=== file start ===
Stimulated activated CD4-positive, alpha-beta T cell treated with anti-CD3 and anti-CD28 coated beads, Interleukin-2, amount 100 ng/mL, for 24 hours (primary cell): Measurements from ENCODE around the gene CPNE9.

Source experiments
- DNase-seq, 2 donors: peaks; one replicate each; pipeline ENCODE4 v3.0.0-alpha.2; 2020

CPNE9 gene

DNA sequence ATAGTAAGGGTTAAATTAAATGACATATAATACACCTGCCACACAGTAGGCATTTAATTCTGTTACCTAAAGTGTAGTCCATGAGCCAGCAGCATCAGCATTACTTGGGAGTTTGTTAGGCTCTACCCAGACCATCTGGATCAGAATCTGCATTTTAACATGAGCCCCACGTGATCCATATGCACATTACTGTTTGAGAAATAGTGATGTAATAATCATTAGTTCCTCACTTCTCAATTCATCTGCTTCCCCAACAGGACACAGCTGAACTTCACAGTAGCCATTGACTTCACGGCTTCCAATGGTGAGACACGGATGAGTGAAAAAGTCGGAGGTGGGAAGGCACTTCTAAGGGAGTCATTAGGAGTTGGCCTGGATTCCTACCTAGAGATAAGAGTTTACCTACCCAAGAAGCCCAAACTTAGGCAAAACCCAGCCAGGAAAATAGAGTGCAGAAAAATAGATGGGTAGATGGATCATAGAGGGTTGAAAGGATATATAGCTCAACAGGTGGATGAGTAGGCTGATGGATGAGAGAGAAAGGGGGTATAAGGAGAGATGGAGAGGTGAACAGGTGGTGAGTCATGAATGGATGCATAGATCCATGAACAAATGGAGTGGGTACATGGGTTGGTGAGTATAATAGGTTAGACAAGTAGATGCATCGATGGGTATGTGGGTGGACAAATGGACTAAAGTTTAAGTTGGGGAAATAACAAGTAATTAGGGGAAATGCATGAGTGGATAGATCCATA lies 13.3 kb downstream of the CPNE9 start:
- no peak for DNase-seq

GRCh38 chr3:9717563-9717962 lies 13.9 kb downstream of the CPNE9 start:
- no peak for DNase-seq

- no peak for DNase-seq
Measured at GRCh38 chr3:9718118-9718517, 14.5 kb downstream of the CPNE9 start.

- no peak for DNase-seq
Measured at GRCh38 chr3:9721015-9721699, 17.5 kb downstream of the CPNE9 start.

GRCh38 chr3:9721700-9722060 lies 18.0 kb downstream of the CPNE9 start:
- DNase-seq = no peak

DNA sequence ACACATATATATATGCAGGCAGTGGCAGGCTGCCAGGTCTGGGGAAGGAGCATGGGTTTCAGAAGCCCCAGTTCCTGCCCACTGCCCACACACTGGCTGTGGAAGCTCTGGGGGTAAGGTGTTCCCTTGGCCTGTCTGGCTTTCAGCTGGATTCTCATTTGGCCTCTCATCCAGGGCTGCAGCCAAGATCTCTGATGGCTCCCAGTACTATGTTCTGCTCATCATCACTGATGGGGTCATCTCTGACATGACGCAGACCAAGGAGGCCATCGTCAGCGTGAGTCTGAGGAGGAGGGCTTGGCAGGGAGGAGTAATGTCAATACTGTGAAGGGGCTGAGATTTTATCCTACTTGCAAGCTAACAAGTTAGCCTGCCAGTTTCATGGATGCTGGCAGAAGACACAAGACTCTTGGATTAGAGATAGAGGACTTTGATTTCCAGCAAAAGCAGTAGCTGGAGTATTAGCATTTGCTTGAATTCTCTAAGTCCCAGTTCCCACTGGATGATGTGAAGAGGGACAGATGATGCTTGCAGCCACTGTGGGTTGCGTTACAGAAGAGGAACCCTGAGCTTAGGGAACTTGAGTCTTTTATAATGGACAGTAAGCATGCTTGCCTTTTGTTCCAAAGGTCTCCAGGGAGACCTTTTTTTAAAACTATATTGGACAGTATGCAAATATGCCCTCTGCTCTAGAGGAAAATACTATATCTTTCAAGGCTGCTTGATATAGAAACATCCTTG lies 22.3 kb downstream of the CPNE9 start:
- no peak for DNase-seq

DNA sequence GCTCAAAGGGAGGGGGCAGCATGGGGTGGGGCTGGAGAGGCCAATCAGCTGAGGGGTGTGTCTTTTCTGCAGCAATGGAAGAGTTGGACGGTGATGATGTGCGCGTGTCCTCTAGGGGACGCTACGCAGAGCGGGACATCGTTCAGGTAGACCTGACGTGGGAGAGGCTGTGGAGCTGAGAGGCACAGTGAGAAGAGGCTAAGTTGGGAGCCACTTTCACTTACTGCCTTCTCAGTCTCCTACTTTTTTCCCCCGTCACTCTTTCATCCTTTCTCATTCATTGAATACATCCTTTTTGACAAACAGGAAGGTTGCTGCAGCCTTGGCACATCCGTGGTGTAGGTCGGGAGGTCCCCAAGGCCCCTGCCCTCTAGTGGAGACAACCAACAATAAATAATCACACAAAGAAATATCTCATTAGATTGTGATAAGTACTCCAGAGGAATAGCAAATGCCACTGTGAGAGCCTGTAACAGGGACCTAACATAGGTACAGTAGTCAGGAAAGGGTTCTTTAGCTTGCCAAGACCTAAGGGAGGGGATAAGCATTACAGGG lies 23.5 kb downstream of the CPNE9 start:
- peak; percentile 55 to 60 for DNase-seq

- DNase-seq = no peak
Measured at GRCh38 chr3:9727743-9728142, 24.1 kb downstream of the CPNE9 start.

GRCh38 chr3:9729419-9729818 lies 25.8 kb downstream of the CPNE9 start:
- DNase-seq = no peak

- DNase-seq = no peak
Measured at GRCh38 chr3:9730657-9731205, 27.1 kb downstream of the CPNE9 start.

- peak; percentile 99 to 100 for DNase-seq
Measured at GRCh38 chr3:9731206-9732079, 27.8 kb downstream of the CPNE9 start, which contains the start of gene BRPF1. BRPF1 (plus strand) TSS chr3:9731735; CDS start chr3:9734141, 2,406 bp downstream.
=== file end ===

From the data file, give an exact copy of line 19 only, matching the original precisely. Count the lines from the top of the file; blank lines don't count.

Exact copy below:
- DNase-seq = no peak